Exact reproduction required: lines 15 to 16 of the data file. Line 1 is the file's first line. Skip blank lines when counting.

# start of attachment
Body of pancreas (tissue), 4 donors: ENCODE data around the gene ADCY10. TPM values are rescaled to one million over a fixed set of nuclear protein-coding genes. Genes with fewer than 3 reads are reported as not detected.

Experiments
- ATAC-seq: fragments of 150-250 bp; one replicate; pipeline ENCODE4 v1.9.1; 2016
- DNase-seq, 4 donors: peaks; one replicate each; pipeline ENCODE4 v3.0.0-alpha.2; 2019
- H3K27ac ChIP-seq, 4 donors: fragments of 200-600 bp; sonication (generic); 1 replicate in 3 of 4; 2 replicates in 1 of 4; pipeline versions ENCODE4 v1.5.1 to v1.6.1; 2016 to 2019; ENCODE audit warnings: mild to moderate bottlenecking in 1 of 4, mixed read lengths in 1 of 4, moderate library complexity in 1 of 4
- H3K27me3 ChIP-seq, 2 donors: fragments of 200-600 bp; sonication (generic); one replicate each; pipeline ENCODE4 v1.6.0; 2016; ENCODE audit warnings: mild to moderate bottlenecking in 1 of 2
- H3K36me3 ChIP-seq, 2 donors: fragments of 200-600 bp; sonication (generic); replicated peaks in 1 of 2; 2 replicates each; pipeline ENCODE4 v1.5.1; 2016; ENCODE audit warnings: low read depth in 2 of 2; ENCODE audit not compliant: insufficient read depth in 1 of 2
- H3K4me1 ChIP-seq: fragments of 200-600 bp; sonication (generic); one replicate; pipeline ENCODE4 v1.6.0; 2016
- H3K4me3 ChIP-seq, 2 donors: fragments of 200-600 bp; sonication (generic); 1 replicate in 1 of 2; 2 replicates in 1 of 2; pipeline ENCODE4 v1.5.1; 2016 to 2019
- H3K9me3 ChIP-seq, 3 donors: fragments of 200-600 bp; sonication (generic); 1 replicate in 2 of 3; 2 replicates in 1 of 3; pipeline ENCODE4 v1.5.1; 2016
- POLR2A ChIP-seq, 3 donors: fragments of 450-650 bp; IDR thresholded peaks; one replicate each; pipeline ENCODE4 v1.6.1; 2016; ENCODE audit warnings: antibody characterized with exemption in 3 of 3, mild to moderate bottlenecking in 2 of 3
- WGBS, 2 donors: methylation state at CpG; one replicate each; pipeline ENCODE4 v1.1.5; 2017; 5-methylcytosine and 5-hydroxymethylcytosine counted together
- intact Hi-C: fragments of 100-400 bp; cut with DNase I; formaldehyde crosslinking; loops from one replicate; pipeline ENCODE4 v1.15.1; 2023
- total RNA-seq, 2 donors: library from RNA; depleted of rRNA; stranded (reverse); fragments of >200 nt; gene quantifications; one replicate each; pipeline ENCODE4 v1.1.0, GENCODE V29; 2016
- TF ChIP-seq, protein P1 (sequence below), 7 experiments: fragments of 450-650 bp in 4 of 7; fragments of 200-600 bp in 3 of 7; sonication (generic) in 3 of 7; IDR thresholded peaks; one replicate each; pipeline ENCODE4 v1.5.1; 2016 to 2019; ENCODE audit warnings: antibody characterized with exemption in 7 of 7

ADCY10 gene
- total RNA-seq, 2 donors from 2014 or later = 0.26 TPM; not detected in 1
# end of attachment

- TF ChIP-seq, protein P1 (sequence below), 7 experiments: fragments of 450-650 bp in 4 of 7; fragments of 200-600 bp in 3 of 7; sonication (generic) in 3 of 7; IDR thresholded peaks; one replicate each; pipeline ENCODE4 v1.5.1; 2016 to 2019; ENCODE audit warnings: antibody characterized with exemption in 7 of 7

ADCY10 gene